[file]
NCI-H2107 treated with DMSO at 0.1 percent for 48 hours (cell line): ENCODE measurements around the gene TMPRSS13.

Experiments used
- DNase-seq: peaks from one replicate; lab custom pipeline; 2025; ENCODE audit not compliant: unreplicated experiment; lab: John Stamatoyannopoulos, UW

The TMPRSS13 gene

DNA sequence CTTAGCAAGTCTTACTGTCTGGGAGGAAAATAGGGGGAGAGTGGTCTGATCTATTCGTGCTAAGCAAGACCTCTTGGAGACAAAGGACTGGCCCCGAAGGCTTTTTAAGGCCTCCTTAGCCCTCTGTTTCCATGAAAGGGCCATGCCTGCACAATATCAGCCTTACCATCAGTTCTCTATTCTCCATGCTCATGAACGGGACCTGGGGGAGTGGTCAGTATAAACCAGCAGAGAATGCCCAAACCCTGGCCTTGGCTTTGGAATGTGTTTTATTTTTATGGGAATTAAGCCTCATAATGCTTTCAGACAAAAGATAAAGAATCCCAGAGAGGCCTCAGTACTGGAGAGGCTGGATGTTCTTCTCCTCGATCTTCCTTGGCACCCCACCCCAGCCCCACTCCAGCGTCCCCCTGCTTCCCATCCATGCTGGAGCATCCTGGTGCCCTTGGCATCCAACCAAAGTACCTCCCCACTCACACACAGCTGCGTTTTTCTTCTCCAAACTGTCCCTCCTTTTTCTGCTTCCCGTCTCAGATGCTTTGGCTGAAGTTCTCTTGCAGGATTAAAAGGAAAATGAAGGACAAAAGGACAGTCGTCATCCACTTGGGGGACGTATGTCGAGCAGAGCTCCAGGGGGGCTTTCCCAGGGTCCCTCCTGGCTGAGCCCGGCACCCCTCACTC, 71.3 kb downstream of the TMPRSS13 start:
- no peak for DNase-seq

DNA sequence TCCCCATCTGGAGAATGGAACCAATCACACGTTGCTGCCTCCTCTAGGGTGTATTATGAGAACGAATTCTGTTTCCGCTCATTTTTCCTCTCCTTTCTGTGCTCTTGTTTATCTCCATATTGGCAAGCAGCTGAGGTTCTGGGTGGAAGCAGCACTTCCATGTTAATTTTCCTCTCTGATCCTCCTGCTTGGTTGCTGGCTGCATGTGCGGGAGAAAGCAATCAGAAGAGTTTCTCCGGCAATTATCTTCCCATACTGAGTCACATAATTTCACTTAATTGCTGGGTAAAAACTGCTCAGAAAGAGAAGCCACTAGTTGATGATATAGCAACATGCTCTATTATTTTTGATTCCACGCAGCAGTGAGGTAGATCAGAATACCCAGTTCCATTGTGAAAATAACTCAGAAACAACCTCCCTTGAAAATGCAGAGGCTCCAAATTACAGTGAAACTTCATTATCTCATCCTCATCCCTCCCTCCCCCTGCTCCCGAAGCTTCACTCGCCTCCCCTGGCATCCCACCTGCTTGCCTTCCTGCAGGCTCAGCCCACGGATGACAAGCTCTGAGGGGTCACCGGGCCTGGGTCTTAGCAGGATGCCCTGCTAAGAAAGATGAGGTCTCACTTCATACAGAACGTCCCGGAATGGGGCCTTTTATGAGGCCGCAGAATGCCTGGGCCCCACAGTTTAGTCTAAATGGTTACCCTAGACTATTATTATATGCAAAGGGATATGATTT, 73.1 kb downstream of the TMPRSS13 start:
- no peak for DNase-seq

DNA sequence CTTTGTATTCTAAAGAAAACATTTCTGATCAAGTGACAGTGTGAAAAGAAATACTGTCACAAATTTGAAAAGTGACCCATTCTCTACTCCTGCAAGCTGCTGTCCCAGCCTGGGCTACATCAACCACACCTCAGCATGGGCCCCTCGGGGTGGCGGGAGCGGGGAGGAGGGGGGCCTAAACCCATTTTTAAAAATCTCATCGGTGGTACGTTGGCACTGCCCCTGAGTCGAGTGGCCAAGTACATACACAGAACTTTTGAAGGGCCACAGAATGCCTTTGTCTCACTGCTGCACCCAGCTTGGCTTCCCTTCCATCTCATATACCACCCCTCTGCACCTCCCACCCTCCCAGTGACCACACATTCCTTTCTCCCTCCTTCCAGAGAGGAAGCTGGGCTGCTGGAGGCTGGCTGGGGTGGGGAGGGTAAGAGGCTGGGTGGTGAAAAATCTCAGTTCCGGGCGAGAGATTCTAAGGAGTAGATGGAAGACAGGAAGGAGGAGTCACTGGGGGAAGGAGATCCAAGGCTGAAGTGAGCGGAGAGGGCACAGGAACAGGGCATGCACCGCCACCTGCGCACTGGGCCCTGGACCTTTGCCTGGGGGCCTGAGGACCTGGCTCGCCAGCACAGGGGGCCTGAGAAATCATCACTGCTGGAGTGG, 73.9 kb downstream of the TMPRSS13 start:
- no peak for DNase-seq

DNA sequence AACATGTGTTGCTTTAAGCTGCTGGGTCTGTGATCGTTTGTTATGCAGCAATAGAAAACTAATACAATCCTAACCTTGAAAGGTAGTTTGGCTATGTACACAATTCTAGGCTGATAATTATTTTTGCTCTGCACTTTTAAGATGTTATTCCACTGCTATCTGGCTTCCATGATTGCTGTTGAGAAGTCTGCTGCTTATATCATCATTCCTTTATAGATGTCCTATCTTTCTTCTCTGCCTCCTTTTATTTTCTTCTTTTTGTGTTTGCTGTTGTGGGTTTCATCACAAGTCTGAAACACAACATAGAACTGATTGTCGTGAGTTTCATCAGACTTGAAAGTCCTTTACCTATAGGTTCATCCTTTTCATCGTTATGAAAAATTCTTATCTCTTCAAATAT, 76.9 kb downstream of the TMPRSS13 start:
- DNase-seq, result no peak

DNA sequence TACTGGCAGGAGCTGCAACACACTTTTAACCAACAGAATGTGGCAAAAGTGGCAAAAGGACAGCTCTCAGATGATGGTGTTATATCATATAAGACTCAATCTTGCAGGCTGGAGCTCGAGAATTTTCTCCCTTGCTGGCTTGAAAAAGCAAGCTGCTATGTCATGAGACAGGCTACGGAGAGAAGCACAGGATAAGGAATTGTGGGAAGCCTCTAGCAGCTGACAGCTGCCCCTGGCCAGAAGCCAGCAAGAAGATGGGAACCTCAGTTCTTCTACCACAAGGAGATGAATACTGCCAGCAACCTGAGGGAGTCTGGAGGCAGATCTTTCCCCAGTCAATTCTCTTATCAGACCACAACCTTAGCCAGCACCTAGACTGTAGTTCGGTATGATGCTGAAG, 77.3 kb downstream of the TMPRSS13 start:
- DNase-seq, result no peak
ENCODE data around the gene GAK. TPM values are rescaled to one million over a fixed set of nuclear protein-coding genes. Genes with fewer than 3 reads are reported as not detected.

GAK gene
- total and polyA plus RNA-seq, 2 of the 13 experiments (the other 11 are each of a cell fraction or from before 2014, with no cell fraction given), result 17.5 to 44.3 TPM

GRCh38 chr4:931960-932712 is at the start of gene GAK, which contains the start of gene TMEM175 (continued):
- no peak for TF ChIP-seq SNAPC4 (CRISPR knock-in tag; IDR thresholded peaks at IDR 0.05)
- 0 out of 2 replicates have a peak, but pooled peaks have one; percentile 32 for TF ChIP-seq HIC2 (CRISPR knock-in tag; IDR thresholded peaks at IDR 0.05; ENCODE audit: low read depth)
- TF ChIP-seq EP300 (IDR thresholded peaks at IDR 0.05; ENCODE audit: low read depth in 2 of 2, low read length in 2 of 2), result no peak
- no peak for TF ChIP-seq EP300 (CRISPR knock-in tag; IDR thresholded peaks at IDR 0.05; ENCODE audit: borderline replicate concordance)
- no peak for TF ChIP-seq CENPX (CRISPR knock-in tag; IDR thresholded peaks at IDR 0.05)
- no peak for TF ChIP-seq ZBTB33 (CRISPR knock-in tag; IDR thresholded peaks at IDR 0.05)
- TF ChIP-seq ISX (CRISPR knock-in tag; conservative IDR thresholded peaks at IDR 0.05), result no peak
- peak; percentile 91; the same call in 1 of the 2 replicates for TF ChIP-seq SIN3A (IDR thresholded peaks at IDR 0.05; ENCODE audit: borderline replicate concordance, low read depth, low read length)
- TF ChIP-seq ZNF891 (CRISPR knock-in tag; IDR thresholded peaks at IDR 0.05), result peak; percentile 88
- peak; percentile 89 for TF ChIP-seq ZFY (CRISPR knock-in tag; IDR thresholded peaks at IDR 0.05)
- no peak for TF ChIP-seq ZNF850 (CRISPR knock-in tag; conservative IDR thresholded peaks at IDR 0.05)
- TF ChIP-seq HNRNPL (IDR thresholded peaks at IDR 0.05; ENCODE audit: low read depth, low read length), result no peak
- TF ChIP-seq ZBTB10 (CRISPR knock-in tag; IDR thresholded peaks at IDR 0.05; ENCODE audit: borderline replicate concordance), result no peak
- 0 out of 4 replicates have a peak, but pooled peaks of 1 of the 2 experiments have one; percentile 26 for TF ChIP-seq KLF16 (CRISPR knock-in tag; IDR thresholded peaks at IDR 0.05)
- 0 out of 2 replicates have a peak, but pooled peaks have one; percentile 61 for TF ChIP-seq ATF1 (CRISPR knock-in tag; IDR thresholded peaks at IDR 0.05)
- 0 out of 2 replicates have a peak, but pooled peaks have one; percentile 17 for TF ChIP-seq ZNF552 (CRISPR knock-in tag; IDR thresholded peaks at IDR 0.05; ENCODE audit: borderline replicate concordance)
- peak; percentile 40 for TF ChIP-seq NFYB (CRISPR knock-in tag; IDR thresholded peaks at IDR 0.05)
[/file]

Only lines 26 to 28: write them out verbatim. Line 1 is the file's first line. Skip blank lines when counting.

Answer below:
- peak; percentile 91; the same call in 1 of the 2 replicates for TF ChIP-seq SIN3A (IDR thresholded peaks at IDR 0.05; ENCODE audit: borderline replicate concordance, low read depth, low read length)
- TF ChIP-seq ZNF891 (CRISPR knock-in tag; IDR thresholded peaks at IDR 0.05), result peak; percentile 88
- peak; percentile 89 for TF ChIP-seq ZFY (CRISPR knock-in tag; IDR thresholded peaks at IDR 0.05)